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Don’t feel the ‘Wrath’



Article Published: Apr. 5, 2012 | Modified: Apr. 5, 2012
Don’t feel the ‘Wrath’

Sam Worthington stars in ‘Wrath of the Titans.’



Stop-motion monsters, robotic owls and beefy, blue-eyed heroes of yore.

It’s cheesy as feta, but 1981’s “Clash of the Titans” is B-movie fun, rightfully holding a fond place in the hearts of fans who’ve watched it since childhood and beyond.

2010’s “Clash of the Titans” remake sought to recapture that lighthearted fun, as if it’d somehow escaped. While – like most of today’s remakes, reboots, retreads and what have you – this revisiting was completely unnecessary, director Louis Leterrier (“The Incredible Hulk”) refused to let the film take itself too seriously.

The result was a modern B-movie, heavy-handed on so-so special effects, gleefully over-the-top with its action and surprisingly entertaining – just unnecessary in almost every respect.

However, considering “Clash’s” dismal reception, its sequel, “Wrath of the Titans,” seems almost like an apology gone awry. Director Jonathan Liebesman overcompensates, bringing the frenetic and humorless style that soiled his previous effort, “Battle: Los Angeles,” to the sword and sandals genre.

Like “Battle,” “Wrath” takes itself too seriously. A weak screenplay and a void of character drains whatever fun there may have been, making the end result mind-numbingly dull. And a movie about the son of a Greek god who wields a magic trident while riding a flying horse to fight a giant lava monster should not be boring.

Sam Worthington (“Man on a Ledge”) returns as Perseus, defeater of Medusa, slayer of the Kraken and, more recently, wearer of a demi-mullet (a nod to its 1980s predecessor, hopefully). Since the death of his wife, he, like the rest of his people, has turned his back on the gods, preferring life as a fisherman and determined to raise his son in peace.

But this religious apathy has its cost. Without prayer, the gods are losing power, and Perseus’ father, Zeus (Liam Neeson, “The Grey”) tells him as much. As their energy dwindles, their creations and devices weaken, including Mt. Tartarus, where the once-powerful titans – the fathers of the gods – are imprisoned.

As the binds loosen, all hell starts breaking loose in Greece, and only Perseus – being half-human – can help. He’s reluctant, of course, and doesn’t truly realize the peril until his village is attacked by a two-headed, fire-breathing beastie.

To make matters worse, Hades (Ralph Fiennes, “In Bruges”) and Ares (Edgar Ramirez, “Che: Part One”) have joined forces with Kronos, leader of the titans, imprisoning Zeus and hoping for the best. Or worst.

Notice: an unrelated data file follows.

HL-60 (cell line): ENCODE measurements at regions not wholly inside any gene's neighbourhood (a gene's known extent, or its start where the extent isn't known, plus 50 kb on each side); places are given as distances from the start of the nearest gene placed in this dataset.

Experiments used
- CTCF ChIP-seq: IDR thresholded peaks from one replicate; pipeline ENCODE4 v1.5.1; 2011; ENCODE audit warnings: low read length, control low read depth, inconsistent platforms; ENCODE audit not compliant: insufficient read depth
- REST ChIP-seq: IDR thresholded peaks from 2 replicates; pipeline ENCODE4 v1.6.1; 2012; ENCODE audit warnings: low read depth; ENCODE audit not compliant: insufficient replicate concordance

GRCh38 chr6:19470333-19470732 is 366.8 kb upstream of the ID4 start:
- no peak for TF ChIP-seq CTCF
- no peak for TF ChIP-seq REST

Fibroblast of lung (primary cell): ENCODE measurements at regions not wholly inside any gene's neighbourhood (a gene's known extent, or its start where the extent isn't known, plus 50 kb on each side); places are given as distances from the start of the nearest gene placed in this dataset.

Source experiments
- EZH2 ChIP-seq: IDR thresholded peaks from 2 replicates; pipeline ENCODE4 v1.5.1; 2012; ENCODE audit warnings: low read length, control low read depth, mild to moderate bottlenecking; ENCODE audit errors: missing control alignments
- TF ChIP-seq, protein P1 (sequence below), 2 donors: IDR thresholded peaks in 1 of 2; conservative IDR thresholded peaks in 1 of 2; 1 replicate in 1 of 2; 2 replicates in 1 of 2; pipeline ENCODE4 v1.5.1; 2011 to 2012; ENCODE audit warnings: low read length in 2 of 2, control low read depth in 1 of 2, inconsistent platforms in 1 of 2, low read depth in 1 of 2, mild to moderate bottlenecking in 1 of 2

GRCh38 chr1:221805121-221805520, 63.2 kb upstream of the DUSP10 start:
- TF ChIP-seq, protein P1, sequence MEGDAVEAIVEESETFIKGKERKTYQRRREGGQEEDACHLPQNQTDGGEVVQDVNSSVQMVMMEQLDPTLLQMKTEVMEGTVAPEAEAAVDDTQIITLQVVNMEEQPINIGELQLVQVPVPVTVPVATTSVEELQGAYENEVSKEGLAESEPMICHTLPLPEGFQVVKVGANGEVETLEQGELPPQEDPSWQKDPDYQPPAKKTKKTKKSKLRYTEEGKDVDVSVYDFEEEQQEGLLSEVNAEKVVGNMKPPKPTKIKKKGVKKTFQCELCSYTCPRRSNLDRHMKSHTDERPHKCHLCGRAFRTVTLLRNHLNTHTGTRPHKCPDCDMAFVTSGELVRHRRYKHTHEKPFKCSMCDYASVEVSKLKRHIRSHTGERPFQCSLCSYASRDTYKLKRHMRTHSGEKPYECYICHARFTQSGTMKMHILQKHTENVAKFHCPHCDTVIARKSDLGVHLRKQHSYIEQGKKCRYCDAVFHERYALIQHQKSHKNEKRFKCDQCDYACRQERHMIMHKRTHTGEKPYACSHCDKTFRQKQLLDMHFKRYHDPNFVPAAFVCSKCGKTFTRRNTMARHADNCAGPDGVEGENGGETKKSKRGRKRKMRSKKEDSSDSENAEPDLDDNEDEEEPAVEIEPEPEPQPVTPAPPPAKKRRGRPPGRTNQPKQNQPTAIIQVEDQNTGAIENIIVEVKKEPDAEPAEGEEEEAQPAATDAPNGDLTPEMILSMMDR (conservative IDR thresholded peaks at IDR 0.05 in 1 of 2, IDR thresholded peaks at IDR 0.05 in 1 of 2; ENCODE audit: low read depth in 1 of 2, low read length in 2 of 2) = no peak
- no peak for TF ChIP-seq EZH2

To rescue his father, Perseus, fellow demi-god Agenor (Toby Kebbell, “The Sorcerer’s Apprentice”) and battle-savvy Queen Andromeda (Rosamund Pike, “Die Another Day”) embark on a magical quest that brings them face-to-face with all sorts of peril.

Along their journey through Greek mythology, they encounter cyclopes (yes, there is a plural for “cyclops”), fight a minotaur, navigate a labyrinth and finally face down Kronos himself, though calling it “him” seems somewhat of a stretch, as this depiction is merely a giant, groaning lava monster.

But despite their desperate quest, there’s never a sense of danger or urgency. The story is so simplistic, with nary a twist or turn, that our heroes are basically just going through the motions.

The actors do their best with what they’ve got, which just isn’t much, making it feel almost embarrassing to see established names like Fiennes and Neeson uttering such hackneyed dialogue.

The only actor who tries to have fun with his role is the always reliable Bill Nighy (“Shaun of the Dead”) as a mad Hephaestus.

Fortunately, the special effects are a considerable improvement on “Clash” – especially with the larger-than-life Kronos – but its post-production 3-D presentation is gimmicky at best. While its predecessor was converted late during post-production, “Wrath” was shot with 3-D in mind, although the results seem hasty and tacked on, the type of presentation content with slinging the occasional object at the audience and nothing more. It’s the kind of 3-D that actually makes the movie flatter.

“Wrath” lacks the rousing, Hades-may-care joviality of the B-movies it seeks to emulate, aiming high but missing its mark. “Math of the Titans” would’ve been more exciting.

“Wrath of the Titans,” rated PG-13 for intense sequences of fantasy violence and action, is playing at Regal Cinema 7 in Boone. For show times, see page 27 or visit http://www.mountaintimes.com/movies.


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